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Did you ever spend hours burnishing your leather edges trying to make them perfect? We used to cry whenever it got to the edge finishing. But now we show you how we burnish our leather easily every time.
Many problems with leather burnishing arise from using chrome-tanned rather than veg-tanned leather. Best results come from veg-tanned leathers because you may skip edge coating and keep excellent smooth natural finishes. Edge coating or edge paint may peel off or wear out over time.
We show you what to do to eliminate costly mistakes and reduce the time it takes for your edge finishing.
We always aim to use veg-tanned leather in all of our products because you may burnish them more naturally. When I say naturally I mean that we don’t need to use any edge coating made from plastics, mainly acrylics. Plastics will degrade over time and this is why we say burnishing without them makes our pieces more natural. We find they also look better and provide a highly durable finish that our customers appreciate.
Edge Coating Peels and Cracks Over Time
Our experience with edge painting was that over time, customers used to complain about the edge coating. They said the edge paint was cracking and peeling. So we made this design change to our range of products and eliminated the edge coating process. This improved the overall quality and also reduced a significant amount of time in our production process. Not only do you have to prepare the edges for leather edge paint, but you need to do multiple layers. In the past, we used edge coating because we had multiple layers of chrome-tanned and veg-tanned leather. And since chrome tanned leather is not easily burnished, we had to use edge paint.
The time-consuming parts of the edge coating process can be trimming the leather, sanding the edges, and then multiple layers of edge paint. And depending on the condition of the edge you might need to use a clear edge paint in the beginning to cover the large gaps between layers or different materials. Perhaps the glue between the layers was not applied well enough and the gaps create even more trouble during sanding. If this is the case, you will need to apply many coats of edge paint.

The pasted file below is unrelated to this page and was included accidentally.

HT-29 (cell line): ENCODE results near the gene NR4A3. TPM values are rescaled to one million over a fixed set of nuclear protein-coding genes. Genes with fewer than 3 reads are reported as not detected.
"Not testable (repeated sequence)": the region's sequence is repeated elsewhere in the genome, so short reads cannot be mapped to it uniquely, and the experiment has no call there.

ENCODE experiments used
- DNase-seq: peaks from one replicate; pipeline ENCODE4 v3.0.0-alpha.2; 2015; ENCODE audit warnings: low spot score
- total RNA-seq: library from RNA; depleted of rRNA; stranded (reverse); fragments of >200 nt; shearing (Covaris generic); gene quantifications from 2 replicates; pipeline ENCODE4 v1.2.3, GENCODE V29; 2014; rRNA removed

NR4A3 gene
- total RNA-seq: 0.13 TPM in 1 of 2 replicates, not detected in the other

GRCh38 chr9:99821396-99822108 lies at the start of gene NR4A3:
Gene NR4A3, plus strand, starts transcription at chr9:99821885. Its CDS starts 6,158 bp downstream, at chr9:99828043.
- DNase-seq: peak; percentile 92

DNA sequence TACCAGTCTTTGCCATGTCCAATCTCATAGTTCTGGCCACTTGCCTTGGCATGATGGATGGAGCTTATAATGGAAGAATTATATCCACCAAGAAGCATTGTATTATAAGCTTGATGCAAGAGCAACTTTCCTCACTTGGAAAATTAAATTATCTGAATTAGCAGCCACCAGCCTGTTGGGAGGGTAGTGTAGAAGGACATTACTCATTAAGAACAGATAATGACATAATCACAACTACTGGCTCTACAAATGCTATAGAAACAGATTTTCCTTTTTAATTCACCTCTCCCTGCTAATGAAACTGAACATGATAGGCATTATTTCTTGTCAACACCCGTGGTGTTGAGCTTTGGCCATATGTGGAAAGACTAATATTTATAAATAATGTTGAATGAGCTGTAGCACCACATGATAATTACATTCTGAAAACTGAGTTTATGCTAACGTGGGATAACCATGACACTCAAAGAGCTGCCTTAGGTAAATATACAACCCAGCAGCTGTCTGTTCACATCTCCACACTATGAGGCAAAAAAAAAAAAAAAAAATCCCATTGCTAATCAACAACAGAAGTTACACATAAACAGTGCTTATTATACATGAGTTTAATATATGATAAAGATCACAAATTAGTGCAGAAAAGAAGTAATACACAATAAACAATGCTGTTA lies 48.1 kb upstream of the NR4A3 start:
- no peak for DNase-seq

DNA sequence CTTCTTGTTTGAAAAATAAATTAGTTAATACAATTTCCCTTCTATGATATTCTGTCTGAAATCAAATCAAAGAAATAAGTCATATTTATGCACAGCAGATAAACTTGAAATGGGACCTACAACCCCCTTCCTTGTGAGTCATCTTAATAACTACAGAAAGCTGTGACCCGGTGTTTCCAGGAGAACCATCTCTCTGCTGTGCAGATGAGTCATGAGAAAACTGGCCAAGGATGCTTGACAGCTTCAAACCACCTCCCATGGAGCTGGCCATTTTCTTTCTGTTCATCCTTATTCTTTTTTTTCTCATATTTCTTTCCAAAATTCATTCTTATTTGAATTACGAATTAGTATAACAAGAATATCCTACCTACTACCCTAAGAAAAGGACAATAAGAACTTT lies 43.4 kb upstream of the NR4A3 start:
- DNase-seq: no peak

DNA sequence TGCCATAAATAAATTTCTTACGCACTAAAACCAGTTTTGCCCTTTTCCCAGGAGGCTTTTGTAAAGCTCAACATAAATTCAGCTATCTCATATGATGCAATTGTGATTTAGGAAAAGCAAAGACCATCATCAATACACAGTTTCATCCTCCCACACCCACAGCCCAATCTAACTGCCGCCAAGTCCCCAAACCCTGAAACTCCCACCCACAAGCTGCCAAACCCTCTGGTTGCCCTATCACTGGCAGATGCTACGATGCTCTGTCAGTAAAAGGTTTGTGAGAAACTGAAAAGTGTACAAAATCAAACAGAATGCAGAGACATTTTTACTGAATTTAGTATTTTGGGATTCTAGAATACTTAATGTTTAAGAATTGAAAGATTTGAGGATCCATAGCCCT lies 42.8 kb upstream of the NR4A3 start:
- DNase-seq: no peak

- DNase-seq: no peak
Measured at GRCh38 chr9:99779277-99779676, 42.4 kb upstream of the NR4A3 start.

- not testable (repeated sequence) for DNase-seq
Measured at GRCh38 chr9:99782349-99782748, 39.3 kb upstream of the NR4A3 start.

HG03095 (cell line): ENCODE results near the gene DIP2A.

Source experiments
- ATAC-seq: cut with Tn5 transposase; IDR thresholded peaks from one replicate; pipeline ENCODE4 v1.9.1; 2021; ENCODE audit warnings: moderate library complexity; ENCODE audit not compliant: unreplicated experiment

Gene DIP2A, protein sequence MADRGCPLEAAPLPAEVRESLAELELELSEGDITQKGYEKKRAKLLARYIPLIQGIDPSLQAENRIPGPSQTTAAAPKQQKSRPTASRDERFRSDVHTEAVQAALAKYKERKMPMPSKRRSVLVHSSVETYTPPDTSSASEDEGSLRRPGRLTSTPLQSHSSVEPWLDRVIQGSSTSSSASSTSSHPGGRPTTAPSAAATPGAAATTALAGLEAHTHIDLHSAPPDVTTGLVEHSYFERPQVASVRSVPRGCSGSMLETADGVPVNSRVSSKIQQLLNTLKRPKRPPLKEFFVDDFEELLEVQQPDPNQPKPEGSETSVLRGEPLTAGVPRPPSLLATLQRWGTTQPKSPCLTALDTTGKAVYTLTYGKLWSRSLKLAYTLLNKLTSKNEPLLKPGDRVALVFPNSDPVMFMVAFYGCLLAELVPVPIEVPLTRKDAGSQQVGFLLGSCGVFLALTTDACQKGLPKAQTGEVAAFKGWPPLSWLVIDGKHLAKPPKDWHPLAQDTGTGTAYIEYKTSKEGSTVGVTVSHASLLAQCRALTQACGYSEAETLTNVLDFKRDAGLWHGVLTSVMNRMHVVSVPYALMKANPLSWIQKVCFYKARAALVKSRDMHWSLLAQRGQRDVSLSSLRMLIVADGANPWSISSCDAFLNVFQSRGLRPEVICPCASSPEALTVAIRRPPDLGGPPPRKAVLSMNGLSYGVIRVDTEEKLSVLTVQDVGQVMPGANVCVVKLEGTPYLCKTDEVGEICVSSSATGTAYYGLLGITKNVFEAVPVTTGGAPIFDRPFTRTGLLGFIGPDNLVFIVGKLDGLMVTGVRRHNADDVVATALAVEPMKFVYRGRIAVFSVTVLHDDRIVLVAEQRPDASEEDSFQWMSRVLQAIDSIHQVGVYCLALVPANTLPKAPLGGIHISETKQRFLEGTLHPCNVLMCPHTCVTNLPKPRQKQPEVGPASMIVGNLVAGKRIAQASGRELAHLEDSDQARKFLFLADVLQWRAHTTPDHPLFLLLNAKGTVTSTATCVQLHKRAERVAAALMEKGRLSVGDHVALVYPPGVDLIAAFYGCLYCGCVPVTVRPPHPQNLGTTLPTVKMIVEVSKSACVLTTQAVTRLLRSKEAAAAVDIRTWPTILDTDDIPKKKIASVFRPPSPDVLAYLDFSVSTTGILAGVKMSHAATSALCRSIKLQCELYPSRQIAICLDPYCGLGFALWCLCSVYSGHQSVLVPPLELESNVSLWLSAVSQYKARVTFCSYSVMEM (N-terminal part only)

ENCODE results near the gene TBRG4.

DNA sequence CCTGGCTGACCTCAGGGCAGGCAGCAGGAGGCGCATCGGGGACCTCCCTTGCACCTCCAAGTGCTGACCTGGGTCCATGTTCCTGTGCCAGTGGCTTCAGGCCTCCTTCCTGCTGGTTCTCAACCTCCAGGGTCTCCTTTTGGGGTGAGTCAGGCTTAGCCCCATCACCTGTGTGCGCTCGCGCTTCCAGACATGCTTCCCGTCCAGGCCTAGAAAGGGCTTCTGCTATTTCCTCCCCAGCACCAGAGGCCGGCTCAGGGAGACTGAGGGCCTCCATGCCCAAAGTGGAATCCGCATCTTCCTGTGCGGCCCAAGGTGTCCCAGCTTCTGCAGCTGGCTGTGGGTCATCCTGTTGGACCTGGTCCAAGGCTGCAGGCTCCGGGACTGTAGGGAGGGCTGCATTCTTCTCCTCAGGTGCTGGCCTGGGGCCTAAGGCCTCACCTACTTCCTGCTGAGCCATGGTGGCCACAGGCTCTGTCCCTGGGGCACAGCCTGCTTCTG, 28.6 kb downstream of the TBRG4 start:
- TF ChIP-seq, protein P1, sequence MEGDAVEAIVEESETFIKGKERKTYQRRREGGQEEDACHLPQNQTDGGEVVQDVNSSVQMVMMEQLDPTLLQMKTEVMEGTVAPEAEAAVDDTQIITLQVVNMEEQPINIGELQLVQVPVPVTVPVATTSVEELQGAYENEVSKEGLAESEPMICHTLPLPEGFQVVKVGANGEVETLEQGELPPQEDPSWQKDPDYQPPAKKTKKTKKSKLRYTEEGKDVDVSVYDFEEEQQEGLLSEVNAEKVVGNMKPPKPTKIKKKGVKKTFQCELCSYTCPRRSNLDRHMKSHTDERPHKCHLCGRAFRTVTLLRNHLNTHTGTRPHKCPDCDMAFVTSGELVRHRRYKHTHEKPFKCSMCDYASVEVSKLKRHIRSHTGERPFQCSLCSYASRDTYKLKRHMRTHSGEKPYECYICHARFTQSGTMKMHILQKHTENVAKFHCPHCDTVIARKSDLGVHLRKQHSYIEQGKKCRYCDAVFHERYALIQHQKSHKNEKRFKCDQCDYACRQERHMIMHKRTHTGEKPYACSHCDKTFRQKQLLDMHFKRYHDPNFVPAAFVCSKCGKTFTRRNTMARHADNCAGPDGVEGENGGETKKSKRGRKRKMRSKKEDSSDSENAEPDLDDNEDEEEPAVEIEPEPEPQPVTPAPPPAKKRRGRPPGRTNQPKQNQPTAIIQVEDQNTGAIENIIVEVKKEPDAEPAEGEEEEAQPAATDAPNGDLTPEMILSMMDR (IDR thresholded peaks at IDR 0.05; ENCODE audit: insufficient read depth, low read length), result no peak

In between each layer after drying, you will also need to sand the edges. This all adds up to some serious time and hassle. The problems with leather burnishing chrome-tanned pieces are numerous enough to rethink our design to eliminate this process.
Redesign Layers to Eliminate Edge Painting and Coating Needed
If you have the opportunity, then we suggest redesigning your layers to eliminate the need for edge coating. This means you should use only leathers that are easily burnished with gum tragacanth (GT) or something similar and don’t require edge coating, like veg-tanned leather. If you want to know more about GT read this informative article about this natural and non-toxic substance used to burnish leather.
We normally use Tokonole, a Japanese brand of GT, from Seiwa and you can check it out here at this link to Amazon for a nice-sized bottle. We always buy the big bottle and then pour it into multiple smaller bottles to make sure it doesn’t dry out.
Overall, don’t use chrome-tanned leathers in your design that will make an edge. You can save countless hours and the hassles of dealing with edge coating and painting. A nice burnished leather edge with only gum tragacanth is so much more natural and will last longer. Making your leather pieces only from veg-tanned leather eliminates your production hassles of edge coating and results in a more natural and durable product!
Below is a list of what you can and cannot do besides burnishing chrome-tanned leathers. From our standpoint, it just isn’t usable for many reasons as can be seen below.
|Can be burnished?
|No, not well
|Can you dye it?
|Can you bevel the edges?
|Use edge paint?
|Yes, but don’t need
|Can you skive it?
|Use Gum Tag seal?
|Can be laser cut
Use Cutting Dies for Your Leather Pieces
If you already use cutting dies and molds for preparing your leather pieces then you can skip this section. But if you are still cutting your leather by hand, then read on. It’s best to use a cutting tool that will produce leather pieces to an accurate dimension. And especially when the pieces will need to be matched and sewn together. Your edges will be so much easier to glue together and be ready for leather burnishing. A good edge can improve not only your burnishing but also your marking for stitching and punching. That will also lead to beautiful seams if you hand sew all your leather pieces.
Many problems with leather edge burnishing come from uneven edges and gaps created by hand-cut pieces of leather. If this is not an option, then at least you have to make one of the layered pieces slightly wider than the other. Then they will be ready for skiving, which is another recommendation for getting better leather edge burnishing results. After skiving, you can cut off the remnants nicely along the edges. This method will at least make your edges slightly better for sanding and preparation for burnishing.